Generated by ChatGPT in February 2023
Translated into plain English: Describe the desired state of networking infrastructure (your intent) in text files that can be managed with traditional source code control tools like Git.
You could use Network-Infrastructure-as-Code (NIAC) to manage traditional device configurations (which would be a very-low-level intent) or as part of a solution that uses abstract high-level data model.
These blog posts cover NIAC principles:
- Infrastructure as Code Actually Makes Sense
- Automation Isn’t About Building a Button to Press
- Network Infrastructure as Code Is Nothing New
- Start Automating Public Cloud Deployments with Infrastructure-as-Code
- Infrastructure-as-Code Sounds Scary
Implementation Details and Tools
Other blog posts dived deeper into implementation details and related tools:
- Network Infrastructure as Database
- Adjusting System State with Infrastructure as Code
- Infrastructure-as-Code Tools
- Stop the Low-Level Configuration Manipulation
A few blog posts discussed how hard it is to implement infrastructure-as-code or intent-based networking with the new cool kid on the block: REST API.
- Infrastructure-as-Code, NETCONF and REST API
- REST API Is Not Transactional
- Can We Make REST API Transactional Across Multiple Calls?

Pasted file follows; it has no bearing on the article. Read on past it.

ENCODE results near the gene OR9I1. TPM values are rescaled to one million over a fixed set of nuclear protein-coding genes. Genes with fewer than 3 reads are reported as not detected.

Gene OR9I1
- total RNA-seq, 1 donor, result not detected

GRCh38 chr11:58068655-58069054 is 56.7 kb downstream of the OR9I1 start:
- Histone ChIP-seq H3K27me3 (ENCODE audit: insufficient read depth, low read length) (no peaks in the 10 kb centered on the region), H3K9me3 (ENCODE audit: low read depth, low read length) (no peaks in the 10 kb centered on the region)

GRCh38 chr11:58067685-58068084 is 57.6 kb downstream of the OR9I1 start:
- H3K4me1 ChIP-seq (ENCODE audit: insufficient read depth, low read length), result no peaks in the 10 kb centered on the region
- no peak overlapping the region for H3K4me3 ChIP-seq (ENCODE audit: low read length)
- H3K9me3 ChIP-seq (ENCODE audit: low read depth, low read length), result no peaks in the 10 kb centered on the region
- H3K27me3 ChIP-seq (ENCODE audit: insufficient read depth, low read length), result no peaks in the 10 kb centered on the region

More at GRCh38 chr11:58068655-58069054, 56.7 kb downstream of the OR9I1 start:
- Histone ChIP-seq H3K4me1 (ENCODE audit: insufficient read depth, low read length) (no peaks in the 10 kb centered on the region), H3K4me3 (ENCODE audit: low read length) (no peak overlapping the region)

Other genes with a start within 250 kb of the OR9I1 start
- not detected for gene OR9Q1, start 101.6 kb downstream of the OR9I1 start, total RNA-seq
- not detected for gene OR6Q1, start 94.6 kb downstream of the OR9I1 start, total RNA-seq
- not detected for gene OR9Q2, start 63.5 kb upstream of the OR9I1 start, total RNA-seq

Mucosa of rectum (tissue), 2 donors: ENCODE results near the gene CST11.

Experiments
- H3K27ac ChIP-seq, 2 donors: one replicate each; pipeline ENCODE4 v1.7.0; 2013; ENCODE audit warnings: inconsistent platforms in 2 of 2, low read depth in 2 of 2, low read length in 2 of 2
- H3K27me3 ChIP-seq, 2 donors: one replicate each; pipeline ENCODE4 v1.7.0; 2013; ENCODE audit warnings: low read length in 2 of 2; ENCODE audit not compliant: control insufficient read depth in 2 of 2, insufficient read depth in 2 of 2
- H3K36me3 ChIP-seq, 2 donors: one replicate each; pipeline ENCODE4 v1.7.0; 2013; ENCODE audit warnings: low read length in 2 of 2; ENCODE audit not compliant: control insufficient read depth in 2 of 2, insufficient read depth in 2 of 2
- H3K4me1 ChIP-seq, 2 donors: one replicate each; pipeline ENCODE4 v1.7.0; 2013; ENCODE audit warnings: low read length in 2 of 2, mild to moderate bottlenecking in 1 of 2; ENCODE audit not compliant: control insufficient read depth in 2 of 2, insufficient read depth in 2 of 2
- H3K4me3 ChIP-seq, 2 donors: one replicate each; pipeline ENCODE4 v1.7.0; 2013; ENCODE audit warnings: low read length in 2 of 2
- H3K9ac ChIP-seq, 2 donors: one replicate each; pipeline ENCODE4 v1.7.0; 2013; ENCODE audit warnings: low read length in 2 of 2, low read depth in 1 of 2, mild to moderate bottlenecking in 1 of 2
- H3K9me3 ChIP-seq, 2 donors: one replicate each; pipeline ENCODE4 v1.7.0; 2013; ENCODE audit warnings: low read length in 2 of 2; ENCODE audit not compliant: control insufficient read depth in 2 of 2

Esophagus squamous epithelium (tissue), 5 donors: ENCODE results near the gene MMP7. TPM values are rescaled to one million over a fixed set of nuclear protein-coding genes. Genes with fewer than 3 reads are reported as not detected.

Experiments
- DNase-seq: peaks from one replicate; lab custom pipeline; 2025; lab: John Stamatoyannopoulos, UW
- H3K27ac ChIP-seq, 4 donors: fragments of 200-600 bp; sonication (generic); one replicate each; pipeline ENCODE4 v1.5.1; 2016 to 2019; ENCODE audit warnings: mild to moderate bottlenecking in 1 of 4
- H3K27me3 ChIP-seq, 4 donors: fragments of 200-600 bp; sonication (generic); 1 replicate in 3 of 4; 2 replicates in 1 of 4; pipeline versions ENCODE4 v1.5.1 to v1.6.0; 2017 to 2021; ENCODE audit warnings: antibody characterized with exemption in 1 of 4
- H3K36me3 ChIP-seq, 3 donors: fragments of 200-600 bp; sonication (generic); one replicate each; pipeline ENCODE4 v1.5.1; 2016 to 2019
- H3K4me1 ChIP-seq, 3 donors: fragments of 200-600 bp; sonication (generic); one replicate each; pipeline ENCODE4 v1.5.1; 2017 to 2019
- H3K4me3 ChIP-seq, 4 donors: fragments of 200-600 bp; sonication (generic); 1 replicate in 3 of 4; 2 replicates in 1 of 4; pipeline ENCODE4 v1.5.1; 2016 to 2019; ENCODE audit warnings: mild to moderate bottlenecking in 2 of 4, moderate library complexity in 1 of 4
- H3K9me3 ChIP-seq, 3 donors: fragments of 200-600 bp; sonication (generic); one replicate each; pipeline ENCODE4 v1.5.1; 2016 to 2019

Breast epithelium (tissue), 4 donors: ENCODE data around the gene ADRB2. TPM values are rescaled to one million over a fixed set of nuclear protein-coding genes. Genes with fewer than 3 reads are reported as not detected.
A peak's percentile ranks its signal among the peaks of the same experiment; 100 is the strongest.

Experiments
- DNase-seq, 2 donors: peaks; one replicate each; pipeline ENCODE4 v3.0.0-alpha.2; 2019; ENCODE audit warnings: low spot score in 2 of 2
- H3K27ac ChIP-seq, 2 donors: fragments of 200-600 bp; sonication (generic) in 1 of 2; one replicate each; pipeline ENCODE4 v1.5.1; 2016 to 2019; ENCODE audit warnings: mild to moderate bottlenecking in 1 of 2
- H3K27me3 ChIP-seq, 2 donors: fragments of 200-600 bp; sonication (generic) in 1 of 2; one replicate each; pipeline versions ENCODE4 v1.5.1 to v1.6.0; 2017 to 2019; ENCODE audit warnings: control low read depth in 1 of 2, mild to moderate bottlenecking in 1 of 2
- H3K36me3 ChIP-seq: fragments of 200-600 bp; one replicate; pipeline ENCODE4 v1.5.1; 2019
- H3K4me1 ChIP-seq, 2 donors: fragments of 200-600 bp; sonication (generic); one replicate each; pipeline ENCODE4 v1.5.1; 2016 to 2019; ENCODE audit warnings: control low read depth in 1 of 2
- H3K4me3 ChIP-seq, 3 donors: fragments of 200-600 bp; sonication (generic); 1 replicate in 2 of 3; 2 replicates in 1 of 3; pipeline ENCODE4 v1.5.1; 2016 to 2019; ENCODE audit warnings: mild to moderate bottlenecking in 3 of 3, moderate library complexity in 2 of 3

You know you can always expect to see a few rants on ipSpace.net. Here are the NIAC-related ones:
- Imperative and Declarative API: Another Pile of Marketing Deja-Moo
- Network Reliability Engineering Should Be More than Software or Automation
Finally, you might enjoy these real-life NIAC-based solutions:
- Lessons Learned: Automating Site Deployments
- Deploy AWS Security Rules in a GitOps World with Terraform, GitLab CI, Slack, and Python
- Automating NSX-T Firewall Configuration
- Configuring NSX-T Firewall with a CI/CD Pipeline
- Automating NSX-T Deployments
- Full-Stack Network Automation
We covered numerous NIAC implementation details in Building Network Automation Solutions online course:
- Build a Network Automation Stack From Ground Up (including numerous single-source-of-truth implementation details)
- Network Infrastructure as Code Concepts
- Sample NIAC implementation in private cloud infrastructure
We even did a podcast or two on the topic:
- From Excel to Network Infrastructure as Code with Carl Buchmann
- Network Reliability Engineering on Software Gone Wild
Low-level device configuration management with Git is described in Ansible for Networking Engineers online course; source code is available in our GitHub repository.